Sebastian raised his eyebrows. “What are you doing now?” he asked curiously.
“Conducting an experiment.” Lord Fine held the revolver steady for several moments, then his eyes narrowed further. “Look at you. You’re not remotely scared of this gun. You’re not even nervous.”
“Should I be?”
Lord Fine looked at him like he was stupid. “I’m pointing a gun between your eyes, Mr. de Leon. Most men would be.” He lowered the gun, only an inch. “But you’re not most men, are you?”
Sebastian winced. “Maybe I believe you won’t use it.”
“I most certainly would,” Lord Fine said. “I would shoot you as easily as I would a fox.”
Sebastian frowned. “Why would you shoot a fox?”
“It’s an analogy,” Lord Fine said testily. “You don’t actually shoot the fox, you sic the dogs on it, but the point is—”
“You make your dogs kill it?”
“It’s a fucking fox—”
“But they’re so cute,” said Sebastian. “They’ve got those little noses, and those big ears.”
“Are you serious right now?” said Lord Fine incredulously. “You’re handcuffed to my bed at gunpoint and you’re more upset that the English hunt foxes?”
“No,” Sebastian lied. He held his tongue for a moment, then couldn’t help adding, “But you shouldn’t.”
(c) Allie Therin, Carina Press, 2021. Shared with permission from the publisher.
Don’t miss this standalone spin-off in Allie Therin's acclaimed Magic in Manhattan universe!
Their scandalous pasts have left them wounded and unworthy—and hopelessly perfect together.
Sebastian de Leon is adjusting to life after three years spent enthralled by blood magic. The atrocities he committed under its control still weigh heavily on his conscience, but when he’s asked to investigate a series of mysterious murders, it feels like an opportunity to make amends. Until he realizes the killer’s next likely target is a man who witnessed Sebastian at his worst—the Viscount Fine.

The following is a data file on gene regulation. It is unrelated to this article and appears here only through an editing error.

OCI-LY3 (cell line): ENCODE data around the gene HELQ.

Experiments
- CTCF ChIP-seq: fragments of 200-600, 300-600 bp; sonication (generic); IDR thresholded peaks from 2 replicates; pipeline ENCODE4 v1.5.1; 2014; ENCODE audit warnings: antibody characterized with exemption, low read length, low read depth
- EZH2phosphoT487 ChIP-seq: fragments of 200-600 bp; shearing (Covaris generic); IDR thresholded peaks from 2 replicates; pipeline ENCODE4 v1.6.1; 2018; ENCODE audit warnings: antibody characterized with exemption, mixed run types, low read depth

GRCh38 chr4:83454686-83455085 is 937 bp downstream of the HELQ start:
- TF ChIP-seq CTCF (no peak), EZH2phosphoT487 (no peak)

Lord Fine—known as Wesley to his friends, if he had any—is haunted by ghosts of his own after serving as a British army captain during the Great War. Jaded and untrusting, he’s tempted to turn Sebastian in, but there’s something undeniably captivating about the reformed paranormal, and after Sebastian risks his own life to save Wesley’s, they find common ground.
Seeking sanctuary together at Wesley’s country estate in Yorkshire, the unlikely pair begins to unravel a mystery steeped in legend and folklore, the close quarters emboldening them to see past the other’s trauma to the person worth loving beneath. But with growing targets on their backs, they’ll have to move quickly if they want to catch a killer—and discover whether two wounded souls can help each other heal.
Romance Fantasy | Romance Historical | Romance LGBTQ [Carina Press, On Sale: December 28, 2021, Mass Market Paperback / e-Book, ISBN: 9781335474049 / eISBN: 9780369704818]
Allie Therin is a writer and avid reader of sci-fi, fantasy, and romance. She also is, or has been, a bookseller, an attorney, a Parks & Rec assistant, a boom operator, and a barista for one (embarrassing) day. She grew up in a tiny Pacific Northwest town with more bears than people, although the bears sadly would not practice Spanish with her.
When not researching odd questions for her 1920s romance series, she loves to connect with other readers and writers. Come say hi on Goodreads, Twitter, Facebook, or at allietherin.com!
1 comment posted.